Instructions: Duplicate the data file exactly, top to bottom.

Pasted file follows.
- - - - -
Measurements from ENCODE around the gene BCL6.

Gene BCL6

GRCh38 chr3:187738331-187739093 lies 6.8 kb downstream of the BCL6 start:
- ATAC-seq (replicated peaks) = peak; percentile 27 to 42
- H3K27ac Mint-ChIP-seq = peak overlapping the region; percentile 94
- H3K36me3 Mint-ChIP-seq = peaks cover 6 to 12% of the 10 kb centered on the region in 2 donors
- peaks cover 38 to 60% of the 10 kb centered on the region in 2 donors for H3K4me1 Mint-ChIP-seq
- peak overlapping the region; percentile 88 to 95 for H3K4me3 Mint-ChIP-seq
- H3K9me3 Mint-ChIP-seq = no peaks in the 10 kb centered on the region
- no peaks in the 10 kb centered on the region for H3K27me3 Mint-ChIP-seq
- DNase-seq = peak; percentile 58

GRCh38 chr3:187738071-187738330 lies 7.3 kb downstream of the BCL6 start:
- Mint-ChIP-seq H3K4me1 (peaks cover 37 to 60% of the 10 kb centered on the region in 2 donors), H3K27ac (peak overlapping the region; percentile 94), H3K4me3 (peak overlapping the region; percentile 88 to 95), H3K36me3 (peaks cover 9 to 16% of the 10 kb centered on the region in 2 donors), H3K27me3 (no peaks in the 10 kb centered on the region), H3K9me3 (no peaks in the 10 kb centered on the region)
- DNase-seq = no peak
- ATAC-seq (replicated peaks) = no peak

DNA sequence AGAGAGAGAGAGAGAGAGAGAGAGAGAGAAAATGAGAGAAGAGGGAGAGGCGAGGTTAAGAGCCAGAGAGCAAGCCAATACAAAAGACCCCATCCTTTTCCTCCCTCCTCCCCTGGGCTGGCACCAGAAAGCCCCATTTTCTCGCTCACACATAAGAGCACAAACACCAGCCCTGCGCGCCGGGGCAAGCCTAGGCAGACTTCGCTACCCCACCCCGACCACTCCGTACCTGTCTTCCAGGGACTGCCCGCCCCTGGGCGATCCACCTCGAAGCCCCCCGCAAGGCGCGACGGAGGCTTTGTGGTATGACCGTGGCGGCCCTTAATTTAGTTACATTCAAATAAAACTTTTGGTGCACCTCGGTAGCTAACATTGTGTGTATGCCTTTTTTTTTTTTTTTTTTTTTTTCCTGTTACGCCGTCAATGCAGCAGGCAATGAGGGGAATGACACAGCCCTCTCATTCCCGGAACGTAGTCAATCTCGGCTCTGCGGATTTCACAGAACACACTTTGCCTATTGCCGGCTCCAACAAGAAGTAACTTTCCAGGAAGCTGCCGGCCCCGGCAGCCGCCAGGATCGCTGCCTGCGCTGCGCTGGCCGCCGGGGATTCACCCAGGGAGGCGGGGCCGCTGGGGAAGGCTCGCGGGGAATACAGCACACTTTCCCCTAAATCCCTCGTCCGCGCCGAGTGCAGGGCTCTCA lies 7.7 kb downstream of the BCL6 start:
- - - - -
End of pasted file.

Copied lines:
Measurements from ENCODE around the gene BCL6.

Gene BCL6

GRCh38 chr3:187738331-187739093 lies 6.8 kb downstream of the BCL6 start:
- ATAC-seq (replicated peaks) = peak; percentile 27 to 42
- H3K27ac Mint-ChIP-seq = peak overlapping the region; percentile 94
- H3K36me3 Mint-ChIP-seq = peaks cover 6 to 12% of the 10 kb centered on the region in 2 donors
- peaks cover 38 to 60% of the 10 kb centered on the region in 2 donors for H3K4me1 Mint-ChIP-seq
- peak overlapping the region; percentile 88 to 95 for H3K4me3 Mint-ChIP-seq
- H3K9me3 Mint-ChIP-seq = no peaks in the 10 kb centered on the region
- no peaks in the 10 kb centered on the region for H3K27me3 Mint-ChIP-seq
- DNase-seq = peak; percentile 58

GRCh38 chr3:187738071-187738330 lies 7.3 kb downstream of the BCL6 start:
- Mint-ChIP-seq H3K4me1 (peaks cover 37 to 60% of the 10 kb centered on the region in 2 donors), H3K27ac (peak overlapping the region; percentile 94), H3K4me3 (peak overlapping the region; percentile 88 to 95), H3K36me3 (peaks cover 9 to 16% of the 10 kb centered on the region in 2 donors), H3K27me3 (no peaks in the 10 kb centered on the region), H3K9me3 (no peaks in the 10 kb centered on the region)
- DNase-seq = no peak
- ATAC-seq (replicated peaks) = no peak

DNA sequence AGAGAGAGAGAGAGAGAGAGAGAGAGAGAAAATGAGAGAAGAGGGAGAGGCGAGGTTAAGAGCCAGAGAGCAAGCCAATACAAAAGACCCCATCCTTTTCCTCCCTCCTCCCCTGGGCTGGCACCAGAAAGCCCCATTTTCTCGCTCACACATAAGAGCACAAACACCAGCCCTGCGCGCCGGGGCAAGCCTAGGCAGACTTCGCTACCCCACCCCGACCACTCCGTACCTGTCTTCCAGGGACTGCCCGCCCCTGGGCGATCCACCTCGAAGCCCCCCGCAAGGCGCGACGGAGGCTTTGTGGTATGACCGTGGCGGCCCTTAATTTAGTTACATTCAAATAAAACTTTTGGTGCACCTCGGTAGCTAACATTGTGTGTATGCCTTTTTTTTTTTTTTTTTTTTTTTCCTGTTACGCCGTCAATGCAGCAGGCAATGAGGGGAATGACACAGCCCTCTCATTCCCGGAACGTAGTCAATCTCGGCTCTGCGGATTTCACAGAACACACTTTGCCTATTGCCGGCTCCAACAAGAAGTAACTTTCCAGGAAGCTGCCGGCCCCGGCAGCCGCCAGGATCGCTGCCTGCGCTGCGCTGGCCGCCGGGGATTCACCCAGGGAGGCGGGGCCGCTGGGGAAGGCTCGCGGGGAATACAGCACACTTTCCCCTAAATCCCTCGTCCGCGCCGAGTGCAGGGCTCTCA lies 7.7 kb downstream of the BCL6 start: